Moreover, if petitioner were employed as a "project employee" private respondent should have submitted a report of termination to the nearest public employment office every time his employment is terminated due to completion of each construction project, as required by Policy Instruction No. 20, 9 which provides:jgc:chanrobles.com.ph

"Project employees are not entitled to termination pay if they are terminated as a result of the completion of the project or any phase thereof in which they are employed, regardless of the number of projects in which they have been employed by a particular construction company. Moreover, the company is not required to obtain a clearance from the Secretary of Labor in connection with such termination. What is required of the company is a report to the nearest Public Employment Office for statistical purposes." (Emphasis Supplied)

Throughout the duration of petitioner’s employment, there should have been filed as many reports of termination as there were construction projects actually finished if it were true that petitioner Telesforo Magante was only a project worker.chanrobles law library

The foregoing considered, public respondent National Labor Relations Commission gravely abused its discretion in closing its eyes to the evidence on record and the factual findings of the labor arbiter in setting aside the decision of the latter. Construing the employment contract signed by petitioner with private respondent solely on its face without considering the surrounding circumstances in this case serves to defeat the purpose for which the Labor Code and its implementing rules were enacted.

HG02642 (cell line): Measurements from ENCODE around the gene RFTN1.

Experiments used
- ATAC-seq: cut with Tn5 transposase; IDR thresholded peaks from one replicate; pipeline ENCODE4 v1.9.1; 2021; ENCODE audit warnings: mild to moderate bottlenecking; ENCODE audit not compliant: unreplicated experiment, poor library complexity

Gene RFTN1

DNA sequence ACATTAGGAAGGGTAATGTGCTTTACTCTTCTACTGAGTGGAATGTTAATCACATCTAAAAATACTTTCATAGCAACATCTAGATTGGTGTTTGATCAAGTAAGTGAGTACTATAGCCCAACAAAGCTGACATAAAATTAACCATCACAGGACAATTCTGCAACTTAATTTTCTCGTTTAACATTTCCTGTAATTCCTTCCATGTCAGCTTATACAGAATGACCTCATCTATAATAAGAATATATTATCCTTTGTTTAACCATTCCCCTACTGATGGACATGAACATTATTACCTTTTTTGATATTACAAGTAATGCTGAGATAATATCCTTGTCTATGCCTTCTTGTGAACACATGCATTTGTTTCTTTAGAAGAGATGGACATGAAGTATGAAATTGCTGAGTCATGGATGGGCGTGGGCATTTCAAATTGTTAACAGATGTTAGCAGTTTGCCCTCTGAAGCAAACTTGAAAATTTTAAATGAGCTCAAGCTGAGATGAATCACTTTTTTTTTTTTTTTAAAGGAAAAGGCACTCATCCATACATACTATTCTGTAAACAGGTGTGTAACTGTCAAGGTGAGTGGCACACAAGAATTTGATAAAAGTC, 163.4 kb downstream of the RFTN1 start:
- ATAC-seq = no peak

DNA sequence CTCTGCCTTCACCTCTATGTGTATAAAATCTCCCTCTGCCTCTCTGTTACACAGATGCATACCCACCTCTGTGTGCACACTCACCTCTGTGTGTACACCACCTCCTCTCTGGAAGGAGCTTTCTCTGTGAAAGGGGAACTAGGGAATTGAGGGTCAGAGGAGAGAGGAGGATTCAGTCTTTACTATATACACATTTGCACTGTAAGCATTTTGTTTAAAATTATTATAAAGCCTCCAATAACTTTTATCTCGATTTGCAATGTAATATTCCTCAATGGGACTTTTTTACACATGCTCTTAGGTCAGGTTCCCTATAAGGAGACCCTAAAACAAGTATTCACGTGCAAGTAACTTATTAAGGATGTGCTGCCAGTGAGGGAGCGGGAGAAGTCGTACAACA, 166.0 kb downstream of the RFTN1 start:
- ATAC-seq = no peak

WHEREFORE, the petition for certiorari is granted, and the decision of the National Labor Relations Commission, dated August 1, 1984 is hereby REVERSED and SET ASIDE and the decision of the Labor Arbiter dated June 22, 1983 is hereby AFFIRMED and REINSTATED.

SO ORDERED.

Gutierrez, Jr., Feliciano, Bidin and Cortes, JJ., concur.

Endnotes:



1. Rollo, p. 25-28.

2. Rollo, pp. 16-18.

3. Decision, Rollo, p. 18.

4.Emphasis supplied, Rollo, p. 27.

5. 120 SCRA 910.

6. Rollo, pp. 44-52.

7. Rollo, pp. 60-64.

8. Supra.

9. Ochoco v. National Labor Relations Commission, 120 SCRA 774.